House Democrats’ New Act Proposes $10 Billion for HBCUs, MSIs in Coronavirus Relief - Higher Education

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House Democrats’ New Act Proposes $10 Billion for HBCUs, MSIs in Coronavirus Relief



A new coronavirus relief and stimulus package proposal from House Democrats, unveiled Tuesday, calls for the provision of another $10.15 billion for historically Black Colleges and universities (HBCUs) and minority-serving institutions (MSIs).

This will be in addition to the $1 billion of federal funds made available to these institutions via the stimulus package under the CARES Act in March.

The House Democrats call the new proposal the Heroes Act. They see the additional $10.15 billion capable of alleviating the burdens associated with coronavirus for underresourced HBCUs and MSIs, and their students, according to a summary of the act.

Of the total $10.15 billion, House Democrats proposed $1.7 billion for HBCUs and MSIs; $20 million for the historically Black Howard University; $11 million for Gallaudet University, a federally chartered private university for the education of the deaf and hard of hearing; $11 million for the National Technical Institute for the Deaf; and $8.4 billion for other institutions of higher education.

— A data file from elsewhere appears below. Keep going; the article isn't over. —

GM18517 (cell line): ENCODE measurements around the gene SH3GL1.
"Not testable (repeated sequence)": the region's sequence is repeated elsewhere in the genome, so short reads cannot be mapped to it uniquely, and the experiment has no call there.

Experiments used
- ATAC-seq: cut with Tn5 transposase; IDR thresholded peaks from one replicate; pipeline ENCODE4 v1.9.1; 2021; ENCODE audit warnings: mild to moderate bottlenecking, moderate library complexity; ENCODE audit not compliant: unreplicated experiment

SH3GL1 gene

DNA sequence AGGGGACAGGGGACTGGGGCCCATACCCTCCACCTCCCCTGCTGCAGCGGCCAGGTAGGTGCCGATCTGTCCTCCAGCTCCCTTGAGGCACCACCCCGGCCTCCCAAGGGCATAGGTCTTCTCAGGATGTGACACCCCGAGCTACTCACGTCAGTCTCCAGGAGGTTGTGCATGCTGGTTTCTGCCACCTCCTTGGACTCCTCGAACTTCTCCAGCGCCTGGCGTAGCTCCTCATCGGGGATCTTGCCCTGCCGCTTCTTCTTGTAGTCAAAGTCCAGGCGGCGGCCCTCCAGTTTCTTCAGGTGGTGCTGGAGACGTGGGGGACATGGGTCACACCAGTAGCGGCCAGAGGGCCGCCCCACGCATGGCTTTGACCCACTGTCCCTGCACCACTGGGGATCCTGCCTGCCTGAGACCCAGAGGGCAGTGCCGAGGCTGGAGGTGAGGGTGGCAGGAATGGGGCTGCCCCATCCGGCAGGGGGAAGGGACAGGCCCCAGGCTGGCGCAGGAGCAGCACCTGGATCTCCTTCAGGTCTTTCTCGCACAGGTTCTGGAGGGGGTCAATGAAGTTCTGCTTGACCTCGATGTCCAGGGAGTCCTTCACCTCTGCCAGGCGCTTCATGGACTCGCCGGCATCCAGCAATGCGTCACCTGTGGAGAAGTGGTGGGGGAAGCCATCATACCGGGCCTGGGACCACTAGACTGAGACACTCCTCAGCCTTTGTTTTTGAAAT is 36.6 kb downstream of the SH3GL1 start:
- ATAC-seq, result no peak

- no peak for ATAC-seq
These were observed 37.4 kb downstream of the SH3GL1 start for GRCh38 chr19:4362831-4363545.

Under the CARES Act, $13 million was made available to Howard University and $7 million to Gallaudet University. Howard’s hospital has been designated as one of the District of Columbia’s COVID-19 treatment facilities. It is also working in conjunction with D.C. Health.

The Heroes Act also wants suspension of student loan payments until Sep. 30, 2021. Under the CARES Act, these payments are suspended through September this year. The act wants Deferred Action for Childhood Arrivals, or DACA, students made eligible for emergency grants. The Education Department said last month DACA and undocumented students aren’t allowed emergency grants from the CARES Act.

The act also proposes a $10,000 student loan cancellation. And it calls for additional funds for higher education institutions, including 30% of a $90 million state stabilization fund to public K-12 education, colleges and universities.

The CARES Act made available $14 billion for higher education, which most academic groups said was “woefully inadequate.”

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